When people think of solar energy, they imagine harnessing the sun’s rays to heat their homes and power their vehicles. But solar energy has many other practical applications, and new research conducted by a group of scientists at Seton Hall — led by associate professor Sergiu Gorun — is investigating how to use the sun’s energy to fight cancer.The work focuses on photodynamic therapy, which uses compounds that, when exposed to light, induce oxygen to become toxic to malignant and diseased cells.
“These new cancer-fighting molecules have the potential to be more selective in terms of eradicating the cancer itself, so they harm less healthy tissue, and generate fewer side effects than traditional [cancer] treatments,” says David Sabatino, an assistant professor in the department of chemistry and biochemistry, who has collaborated with Gorun to refine the materials used in the research.
Their research also may apply to other diseases — such as macular degeneration, a condition that can cause loss of vision — and to removing pollutants from the environment.
Gorun uses the term “bio-inspired catalysis” to describe what happens in photodynamic therapy, where solar energy is converted to chemical energy. He compares it to the way plant leaves create nutrients from water and carbon dioxide during photosynthesis, helping remove pollutants from air and water.
His research operates on a similar principle, he says. “Oxygen, upon absorbing energy, becomes reactive and, as a result, is able to perform certain chemical functions, including the deactivation of malignant tumors or environmental pollutants.”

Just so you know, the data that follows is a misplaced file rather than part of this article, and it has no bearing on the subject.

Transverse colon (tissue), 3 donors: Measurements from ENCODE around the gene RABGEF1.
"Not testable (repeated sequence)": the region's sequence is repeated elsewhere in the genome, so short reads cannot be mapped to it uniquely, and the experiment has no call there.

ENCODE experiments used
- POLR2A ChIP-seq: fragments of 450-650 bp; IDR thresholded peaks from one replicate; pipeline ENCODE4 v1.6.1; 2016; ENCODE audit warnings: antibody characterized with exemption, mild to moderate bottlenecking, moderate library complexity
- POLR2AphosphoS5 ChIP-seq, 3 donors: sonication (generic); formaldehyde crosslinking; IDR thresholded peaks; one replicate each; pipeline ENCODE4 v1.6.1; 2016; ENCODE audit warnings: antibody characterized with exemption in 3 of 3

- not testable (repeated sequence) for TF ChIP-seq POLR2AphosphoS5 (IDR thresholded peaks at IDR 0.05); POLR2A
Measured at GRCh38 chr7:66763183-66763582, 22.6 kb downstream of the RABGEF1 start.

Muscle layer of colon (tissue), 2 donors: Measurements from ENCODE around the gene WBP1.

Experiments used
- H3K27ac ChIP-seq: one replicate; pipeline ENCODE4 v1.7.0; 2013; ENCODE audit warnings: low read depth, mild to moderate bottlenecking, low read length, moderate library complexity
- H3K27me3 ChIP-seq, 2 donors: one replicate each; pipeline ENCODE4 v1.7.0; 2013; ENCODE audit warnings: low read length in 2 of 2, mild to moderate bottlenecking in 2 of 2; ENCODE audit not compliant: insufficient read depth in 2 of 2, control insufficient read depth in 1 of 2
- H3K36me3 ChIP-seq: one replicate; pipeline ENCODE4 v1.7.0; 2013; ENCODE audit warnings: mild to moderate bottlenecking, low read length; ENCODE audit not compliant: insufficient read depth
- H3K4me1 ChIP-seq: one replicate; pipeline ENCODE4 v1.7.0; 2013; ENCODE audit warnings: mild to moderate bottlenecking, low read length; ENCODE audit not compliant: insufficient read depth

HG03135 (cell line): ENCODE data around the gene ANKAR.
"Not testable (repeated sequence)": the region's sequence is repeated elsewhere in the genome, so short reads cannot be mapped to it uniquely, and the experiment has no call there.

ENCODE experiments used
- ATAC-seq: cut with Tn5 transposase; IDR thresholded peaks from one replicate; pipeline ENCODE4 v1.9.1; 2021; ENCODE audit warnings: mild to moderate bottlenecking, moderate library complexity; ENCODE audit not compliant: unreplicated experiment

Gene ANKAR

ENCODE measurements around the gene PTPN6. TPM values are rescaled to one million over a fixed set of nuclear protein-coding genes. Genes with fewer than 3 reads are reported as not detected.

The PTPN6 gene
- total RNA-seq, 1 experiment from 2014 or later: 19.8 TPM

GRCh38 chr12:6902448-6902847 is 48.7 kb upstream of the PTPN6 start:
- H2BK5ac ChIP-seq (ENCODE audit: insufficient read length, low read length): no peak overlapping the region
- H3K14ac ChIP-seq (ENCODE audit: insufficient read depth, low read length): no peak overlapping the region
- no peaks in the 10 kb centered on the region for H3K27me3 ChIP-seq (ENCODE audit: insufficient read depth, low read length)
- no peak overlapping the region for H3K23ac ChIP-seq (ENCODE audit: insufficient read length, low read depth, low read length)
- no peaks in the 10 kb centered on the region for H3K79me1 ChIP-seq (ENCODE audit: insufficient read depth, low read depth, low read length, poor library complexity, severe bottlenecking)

A leading researcher
Gorun came to the United States in 1980 as a political refugee from Romania, bringing with him an “irrepressible curiosity about the world and the desire to create a better one.” Armed with a master’s degree from Columbia University and a doctoral degree from Massachusetts Institute of Technology, he set his sights on first designing, and then researching, the reactive properties of artificial enzymes and related materials.
The holder of numerous patents and the author of an array of academic articles in top scientific journals, Gorun has received financial support for his research and educational efforts from the Department of Energy, the Department of Defense, the National Science Foundation and other granting agencies.His research team includes a group of talented post-graduate, graduate and undergraduate students who are “learning by doing.” The team recently published an article in the Royal Society of Chemistry’s Chemical Communications, and a number of Gorun’s undergraduate students earned prestigious NASA and Novartis scholarship awards. Recent alumni have secured positions in industry as well as post-graduate positions at Princeton University, MIT and other institutions, including leading universities in Europe.
The educational component of Gorun’s research is complemented by collaborative work with scientists throughout the United States, as well as in Canada, Israel and Europe.
“The type of coordinated, cutting-edge work Sergiu’s team and other faculty are doing, coupled with the caliber of science being explored throughout the Department of Chemistry and Biochemistry as a whole are what led to it being named a Seton Hall Center of Excellence,” says Joan Guetti, senior associate provost.
The department was chosen as a Center of Excellence in 2014 as part of a program in the University’s strategic plan that channels resources into key areas to allow them to expand in size, depth of study and national prominence.
“Seton Hall has been particularly supportive of our team’s efforts,” Gorun says. “The University has created an ideal environment for accomplishing our goals with this critical research.”
Martta Kelly is a freelance writer living in West Orange.